A new study examines the relationship between aggressive behavior in children and sleep problems. According to research from the University of Michigan Medical School, children who exhibit conduct and aggressive behavior problems at school are also more often the ones falling asleep in class. The researchers examined elementary schools and focused on children who had previously been disciplined for behavioral issues or bullying, and discovered that these children were twice as likely to have a breathing related sleep disorder and were more fatigued during the day than their peers.
“What this study does is raise the possibility that poor sleep, from whatever cause, can indeed play into bullying or other aggressive behaviors, a major problem that many schools are trying to address,” says Louise O’Brien, Ph.D., assistant professor in the University of Michigan’s Sleep Disorders Center and the departments of Oral and Maxillofacial Surgery and Neurology. “Our schools do push the importance of healthy eating and exercise, but this study highlights that good sleep is just as essential to a healthy lifestyle.” O’Brien stressed that being over-tired was the largest factor in the behavior issues. Additionally, the lack of sleep may be a result of external factors such as electronic stimulus from media devices in the bedroom, or dysfunctional and hectic home lives.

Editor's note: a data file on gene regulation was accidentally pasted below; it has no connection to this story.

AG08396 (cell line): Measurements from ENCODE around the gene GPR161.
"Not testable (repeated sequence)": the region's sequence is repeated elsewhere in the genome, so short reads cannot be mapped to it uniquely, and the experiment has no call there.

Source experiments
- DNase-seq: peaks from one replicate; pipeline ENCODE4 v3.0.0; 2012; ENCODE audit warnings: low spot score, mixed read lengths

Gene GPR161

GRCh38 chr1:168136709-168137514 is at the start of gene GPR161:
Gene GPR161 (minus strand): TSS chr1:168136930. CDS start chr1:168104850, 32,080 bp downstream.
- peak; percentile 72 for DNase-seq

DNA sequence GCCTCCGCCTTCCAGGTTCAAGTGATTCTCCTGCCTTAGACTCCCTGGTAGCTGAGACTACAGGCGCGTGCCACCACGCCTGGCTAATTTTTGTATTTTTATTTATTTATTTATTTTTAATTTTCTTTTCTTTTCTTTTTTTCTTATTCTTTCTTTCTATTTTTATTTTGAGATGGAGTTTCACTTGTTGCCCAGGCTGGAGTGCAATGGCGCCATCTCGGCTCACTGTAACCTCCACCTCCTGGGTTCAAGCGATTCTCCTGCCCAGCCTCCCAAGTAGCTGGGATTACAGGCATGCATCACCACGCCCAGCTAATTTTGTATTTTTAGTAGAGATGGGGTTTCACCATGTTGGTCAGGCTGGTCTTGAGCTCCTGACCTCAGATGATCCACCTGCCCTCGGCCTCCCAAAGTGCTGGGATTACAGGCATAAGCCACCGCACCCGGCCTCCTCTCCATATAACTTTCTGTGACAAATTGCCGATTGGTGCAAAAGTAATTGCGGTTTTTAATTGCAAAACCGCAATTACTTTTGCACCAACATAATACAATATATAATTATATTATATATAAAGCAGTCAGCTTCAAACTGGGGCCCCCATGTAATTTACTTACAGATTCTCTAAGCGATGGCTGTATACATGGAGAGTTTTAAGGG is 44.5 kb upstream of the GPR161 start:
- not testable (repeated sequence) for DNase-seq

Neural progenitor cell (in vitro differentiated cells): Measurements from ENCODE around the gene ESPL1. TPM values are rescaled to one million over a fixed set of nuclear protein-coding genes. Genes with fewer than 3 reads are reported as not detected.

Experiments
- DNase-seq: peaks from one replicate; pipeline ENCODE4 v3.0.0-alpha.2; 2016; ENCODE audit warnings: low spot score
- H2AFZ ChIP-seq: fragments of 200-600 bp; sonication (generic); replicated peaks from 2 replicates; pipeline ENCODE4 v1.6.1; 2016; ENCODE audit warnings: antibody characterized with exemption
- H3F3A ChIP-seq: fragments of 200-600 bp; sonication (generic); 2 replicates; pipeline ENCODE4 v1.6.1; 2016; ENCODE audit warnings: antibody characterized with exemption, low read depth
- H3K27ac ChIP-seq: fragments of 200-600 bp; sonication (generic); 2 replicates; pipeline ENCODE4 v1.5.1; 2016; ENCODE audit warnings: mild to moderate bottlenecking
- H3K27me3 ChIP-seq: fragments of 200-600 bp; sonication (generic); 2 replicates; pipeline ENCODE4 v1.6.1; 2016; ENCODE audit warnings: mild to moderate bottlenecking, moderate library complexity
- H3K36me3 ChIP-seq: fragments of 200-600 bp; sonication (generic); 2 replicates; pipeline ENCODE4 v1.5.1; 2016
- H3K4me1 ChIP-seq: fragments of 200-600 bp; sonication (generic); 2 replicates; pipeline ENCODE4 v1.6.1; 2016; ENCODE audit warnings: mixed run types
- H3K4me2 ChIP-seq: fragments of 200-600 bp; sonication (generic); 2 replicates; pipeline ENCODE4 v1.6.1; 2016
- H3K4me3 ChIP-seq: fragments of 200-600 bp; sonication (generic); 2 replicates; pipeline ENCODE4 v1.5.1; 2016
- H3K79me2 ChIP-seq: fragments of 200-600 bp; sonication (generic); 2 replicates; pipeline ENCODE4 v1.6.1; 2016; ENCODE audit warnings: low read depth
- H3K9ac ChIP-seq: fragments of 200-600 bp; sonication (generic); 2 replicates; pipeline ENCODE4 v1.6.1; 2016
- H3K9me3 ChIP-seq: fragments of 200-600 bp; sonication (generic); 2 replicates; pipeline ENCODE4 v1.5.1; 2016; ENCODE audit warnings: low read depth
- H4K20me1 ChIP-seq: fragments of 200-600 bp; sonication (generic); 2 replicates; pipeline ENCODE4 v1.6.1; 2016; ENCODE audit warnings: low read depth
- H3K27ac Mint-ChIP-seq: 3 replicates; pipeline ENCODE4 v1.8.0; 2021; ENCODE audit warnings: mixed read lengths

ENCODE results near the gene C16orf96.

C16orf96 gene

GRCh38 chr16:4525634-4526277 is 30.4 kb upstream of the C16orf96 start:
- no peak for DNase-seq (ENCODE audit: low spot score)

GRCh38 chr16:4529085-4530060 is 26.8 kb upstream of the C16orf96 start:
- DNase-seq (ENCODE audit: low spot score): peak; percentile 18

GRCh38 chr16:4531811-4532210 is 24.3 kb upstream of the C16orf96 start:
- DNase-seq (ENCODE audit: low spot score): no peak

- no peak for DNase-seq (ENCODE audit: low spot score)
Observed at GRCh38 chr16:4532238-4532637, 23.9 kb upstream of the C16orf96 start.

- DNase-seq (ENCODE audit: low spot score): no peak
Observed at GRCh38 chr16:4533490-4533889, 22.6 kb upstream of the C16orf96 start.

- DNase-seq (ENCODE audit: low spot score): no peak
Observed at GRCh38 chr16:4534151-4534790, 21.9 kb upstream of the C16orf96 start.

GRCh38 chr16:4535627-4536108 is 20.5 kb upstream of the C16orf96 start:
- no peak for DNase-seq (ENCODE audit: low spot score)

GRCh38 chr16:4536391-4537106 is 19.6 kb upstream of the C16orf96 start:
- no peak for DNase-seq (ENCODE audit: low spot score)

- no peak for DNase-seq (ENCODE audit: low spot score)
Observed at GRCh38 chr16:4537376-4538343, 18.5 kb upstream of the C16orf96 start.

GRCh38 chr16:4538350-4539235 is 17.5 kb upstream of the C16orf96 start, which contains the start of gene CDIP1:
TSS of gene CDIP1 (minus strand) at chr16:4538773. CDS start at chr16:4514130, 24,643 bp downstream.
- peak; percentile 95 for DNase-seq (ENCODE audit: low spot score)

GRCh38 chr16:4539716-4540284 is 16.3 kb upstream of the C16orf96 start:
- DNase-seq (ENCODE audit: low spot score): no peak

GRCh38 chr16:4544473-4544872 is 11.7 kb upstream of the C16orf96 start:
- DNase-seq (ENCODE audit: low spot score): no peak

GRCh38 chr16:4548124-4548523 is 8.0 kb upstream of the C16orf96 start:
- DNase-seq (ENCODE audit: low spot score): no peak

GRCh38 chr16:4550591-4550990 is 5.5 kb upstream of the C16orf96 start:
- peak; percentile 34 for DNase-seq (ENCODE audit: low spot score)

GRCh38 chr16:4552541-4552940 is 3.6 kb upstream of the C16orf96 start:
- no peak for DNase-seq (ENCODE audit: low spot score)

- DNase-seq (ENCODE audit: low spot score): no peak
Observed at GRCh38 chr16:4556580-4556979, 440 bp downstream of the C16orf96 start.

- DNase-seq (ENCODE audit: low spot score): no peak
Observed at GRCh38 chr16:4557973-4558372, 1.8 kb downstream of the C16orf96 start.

O’Brien believes that if sleep deprivation plays a role in the development of aggressive behavior, many of the children who bully may decrease their negative actions if their daytime fatigue is reduced. “We know that the pre-frontal cortex area of the brain is sensitive to sleep deprivation, and this area is also related to emotional control, decision making and social behavior,” says O’Brien. “So impairment in the prefrontal cortex may lead to aggression or disruptive behavior, delinquency or even substance abuse. But the good news is that some of these behaviors can be improved. Sleep-disordered breathing can be treated, and schools or parents can encourage kids to get more sleep.”
© Copyright 2011 by By John Smith, therapist in Bellingham, Washington. All Rights Reserved. Permission to publish granted to GoodTherapy.org.
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